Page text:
The avoidance of global state (e.g. Singletons) is something that is a later idea and one that stems from enhancing reuse and testability of code. The main thing here is that once you have declared something as global state and base a lot of dependencies on it the design become brittle. A more flexible design avoids having to know where to get their dependencies.

There's really nothing stopping you from creating a single static getConnectionParameters method. It will work just fine but there are downsides as mentioned above. As a pragmatist, I would suggest that you balance the effort to do something more sophisticated with the benefits. You might need to try it and see the downsides. But the Java police will not show up and read you your rights if you use static state or methods. Personally, I think the concerns are a little overblown.

Here are a few other things that might help you navigating the Java landscape here:

  • Don't pass connection parameters to objects so that they can establish connections on their own, use a connection pool.

  • Avoid sharing database connections across threads. Some drivers can handle this but it's not something I would count on in general.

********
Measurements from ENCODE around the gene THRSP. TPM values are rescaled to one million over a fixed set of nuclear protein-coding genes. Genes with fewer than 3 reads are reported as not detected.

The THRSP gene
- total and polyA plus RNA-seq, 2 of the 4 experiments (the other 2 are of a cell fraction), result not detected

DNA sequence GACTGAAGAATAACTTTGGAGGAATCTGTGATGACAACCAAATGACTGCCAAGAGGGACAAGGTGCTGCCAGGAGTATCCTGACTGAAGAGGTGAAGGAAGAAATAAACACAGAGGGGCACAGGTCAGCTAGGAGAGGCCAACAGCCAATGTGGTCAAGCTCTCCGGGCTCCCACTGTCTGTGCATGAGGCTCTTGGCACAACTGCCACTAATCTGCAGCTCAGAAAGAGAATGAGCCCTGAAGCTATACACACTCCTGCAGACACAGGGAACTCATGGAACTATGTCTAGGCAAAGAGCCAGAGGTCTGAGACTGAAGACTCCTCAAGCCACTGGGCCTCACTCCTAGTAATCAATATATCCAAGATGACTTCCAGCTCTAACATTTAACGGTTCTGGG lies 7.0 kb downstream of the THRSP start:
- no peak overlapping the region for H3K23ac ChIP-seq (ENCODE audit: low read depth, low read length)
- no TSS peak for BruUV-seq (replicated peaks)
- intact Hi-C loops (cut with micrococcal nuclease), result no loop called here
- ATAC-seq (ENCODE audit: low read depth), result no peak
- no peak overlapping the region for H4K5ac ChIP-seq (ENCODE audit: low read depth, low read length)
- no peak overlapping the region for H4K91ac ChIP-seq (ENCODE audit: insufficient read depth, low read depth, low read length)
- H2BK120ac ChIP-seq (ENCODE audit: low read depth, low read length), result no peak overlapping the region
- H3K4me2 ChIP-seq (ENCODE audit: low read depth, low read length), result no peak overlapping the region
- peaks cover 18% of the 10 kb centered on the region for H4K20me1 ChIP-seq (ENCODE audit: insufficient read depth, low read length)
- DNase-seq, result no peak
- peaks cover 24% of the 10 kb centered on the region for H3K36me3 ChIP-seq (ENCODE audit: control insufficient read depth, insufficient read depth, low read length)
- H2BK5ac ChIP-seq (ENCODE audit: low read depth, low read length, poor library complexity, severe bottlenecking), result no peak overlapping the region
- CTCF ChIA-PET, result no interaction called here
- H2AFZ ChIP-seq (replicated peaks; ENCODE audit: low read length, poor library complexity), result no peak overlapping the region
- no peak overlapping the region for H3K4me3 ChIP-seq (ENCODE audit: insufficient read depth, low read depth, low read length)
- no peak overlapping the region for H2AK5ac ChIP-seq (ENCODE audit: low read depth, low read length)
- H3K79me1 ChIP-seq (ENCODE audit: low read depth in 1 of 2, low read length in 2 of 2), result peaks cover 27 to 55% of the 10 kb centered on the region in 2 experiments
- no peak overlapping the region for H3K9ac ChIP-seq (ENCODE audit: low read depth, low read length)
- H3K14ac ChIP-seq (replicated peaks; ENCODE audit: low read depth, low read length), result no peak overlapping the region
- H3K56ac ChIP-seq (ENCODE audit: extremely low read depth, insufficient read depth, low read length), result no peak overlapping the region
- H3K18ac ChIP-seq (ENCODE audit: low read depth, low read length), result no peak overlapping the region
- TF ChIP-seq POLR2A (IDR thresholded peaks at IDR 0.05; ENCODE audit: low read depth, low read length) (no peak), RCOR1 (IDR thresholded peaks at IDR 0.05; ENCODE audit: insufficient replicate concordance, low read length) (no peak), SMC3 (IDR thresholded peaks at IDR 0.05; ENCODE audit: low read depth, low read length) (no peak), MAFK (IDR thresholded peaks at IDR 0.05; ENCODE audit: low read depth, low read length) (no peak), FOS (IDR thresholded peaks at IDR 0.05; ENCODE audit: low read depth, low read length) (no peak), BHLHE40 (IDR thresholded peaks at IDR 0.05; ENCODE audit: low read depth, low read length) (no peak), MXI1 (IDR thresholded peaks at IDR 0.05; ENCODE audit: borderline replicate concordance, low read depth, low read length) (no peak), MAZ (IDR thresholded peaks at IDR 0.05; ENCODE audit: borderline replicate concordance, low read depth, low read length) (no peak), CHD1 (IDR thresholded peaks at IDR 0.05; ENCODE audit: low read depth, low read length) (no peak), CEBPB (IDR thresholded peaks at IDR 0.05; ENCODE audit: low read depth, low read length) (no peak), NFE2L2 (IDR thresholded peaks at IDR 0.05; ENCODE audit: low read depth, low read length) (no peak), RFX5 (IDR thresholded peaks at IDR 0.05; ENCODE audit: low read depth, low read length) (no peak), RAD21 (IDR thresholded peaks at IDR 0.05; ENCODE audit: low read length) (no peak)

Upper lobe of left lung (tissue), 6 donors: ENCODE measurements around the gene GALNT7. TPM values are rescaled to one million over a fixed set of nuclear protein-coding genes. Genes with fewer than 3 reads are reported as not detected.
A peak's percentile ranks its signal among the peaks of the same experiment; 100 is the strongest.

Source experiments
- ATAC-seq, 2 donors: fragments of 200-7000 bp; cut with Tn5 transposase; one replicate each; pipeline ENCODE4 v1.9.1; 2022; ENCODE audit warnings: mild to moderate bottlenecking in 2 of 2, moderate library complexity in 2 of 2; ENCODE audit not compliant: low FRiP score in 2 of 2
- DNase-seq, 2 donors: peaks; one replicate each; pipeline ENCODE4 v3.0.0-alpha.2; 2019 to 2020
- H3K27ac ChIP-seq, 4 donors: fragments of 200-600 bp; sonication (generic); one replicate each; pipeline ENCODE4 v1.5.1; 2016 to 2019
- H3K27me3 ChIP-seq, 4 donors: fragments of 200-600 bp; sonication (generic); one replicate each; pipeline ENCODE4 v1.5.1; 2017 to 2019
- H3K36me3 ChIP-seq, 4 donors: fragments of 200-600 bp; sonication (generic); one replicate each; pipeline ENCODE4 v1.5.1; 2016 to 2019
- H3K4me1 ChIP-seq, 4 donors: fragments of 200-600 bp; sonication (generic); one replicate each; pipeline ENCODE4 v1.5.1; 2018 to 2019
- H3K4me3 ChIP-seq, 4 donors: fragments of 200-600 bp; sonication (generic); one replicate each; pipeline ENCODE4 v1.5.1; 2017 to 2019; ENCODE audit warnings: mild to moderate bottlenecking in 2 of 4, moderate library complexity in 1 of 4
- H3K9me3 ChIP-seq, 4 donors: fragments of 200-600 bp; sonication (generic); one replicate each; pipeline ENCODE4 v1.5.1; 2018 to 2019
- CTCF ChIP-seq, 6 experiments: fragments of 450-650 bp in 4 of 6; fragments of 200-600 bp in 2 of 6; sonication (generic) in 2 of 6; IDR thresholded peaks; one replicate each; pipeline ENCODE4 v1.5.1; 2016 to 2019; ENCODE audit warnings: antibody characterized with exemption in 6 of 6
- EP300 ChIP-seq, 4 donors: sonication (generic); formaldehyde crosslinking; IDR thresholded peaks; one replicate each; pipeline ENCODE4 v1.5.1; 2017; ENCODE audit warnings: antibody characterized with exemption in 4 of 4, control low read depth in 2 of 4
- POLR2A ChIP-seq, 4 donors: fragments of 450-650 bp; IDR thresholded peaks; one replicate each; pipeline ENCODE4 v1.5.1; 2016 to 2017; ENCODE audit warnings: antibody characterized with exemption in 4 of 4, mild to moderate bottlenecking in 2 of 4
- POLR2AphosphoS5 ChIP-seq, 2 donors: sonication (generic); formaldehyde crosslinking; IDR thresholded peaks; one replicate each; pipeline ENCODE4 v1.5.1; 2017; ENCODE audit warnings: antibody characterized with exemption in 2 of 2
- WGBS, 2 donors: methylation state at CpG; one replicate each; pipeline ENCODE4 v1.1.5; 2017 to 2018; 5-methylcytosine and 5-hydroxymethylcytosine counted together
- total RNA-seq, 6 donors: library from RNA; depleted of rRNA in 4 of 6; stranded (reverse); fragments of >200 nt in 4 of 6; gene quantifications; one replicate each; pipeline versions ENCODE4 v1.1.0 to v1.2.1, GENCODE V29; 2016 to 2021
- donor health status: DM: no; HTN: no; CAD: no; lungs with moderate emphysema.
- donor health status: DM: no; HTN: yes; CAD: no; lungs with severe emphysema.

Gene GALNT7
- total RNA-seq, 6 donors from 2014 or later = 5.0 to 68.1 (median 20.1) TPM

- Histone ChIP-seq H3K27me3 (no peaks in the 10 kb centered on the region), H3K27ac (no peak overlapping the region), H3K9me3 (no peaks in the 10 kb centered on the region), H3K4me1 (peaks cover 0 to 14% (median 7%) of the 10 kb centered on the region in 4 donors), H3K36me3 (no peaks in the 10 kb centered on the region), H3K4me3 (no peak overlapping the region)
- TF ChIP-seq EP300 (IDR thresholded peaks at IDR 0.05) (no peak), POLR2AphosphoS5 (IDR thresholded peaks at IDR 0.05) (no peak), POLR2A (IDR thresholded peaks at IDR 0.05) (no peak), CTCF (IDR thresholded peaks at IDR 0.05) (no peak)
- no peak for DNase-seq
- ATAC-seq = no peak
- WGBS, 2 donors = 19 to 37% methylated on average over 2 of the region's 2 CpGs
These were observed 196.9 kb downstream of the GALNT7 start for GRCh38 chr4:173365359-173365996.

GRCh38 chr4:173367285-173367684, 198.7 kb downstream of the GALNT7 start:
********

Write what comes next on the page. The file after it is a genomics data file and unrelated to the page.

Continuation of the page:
• I'm not sure you need this here but ThreadLocal is a very useful tool when doing multi-threading. A single instance can hold a different value for each thread automatically. It works basically like a dictionary (Map in java terms) keyed by Thread.

  • ThreadFactory is another helpful threading abstraction. It's often the only way you can control how threads are created in frameworks.

Having said all that, I don't really see what the issue is with passing "values down the whole thread chain". I think maybe you see this as problematic because you are thinking in terms of 'structs'. All you need to do is pass a reference to a connection pool along. If you have other similar common resource instances, you could bundle them into a single object as well and pass a reference to that along


You think about which objects need access to which information.

You have worker threads which need the connection details to connect the database. Okay. So you pass those in the constructor of the worker thread.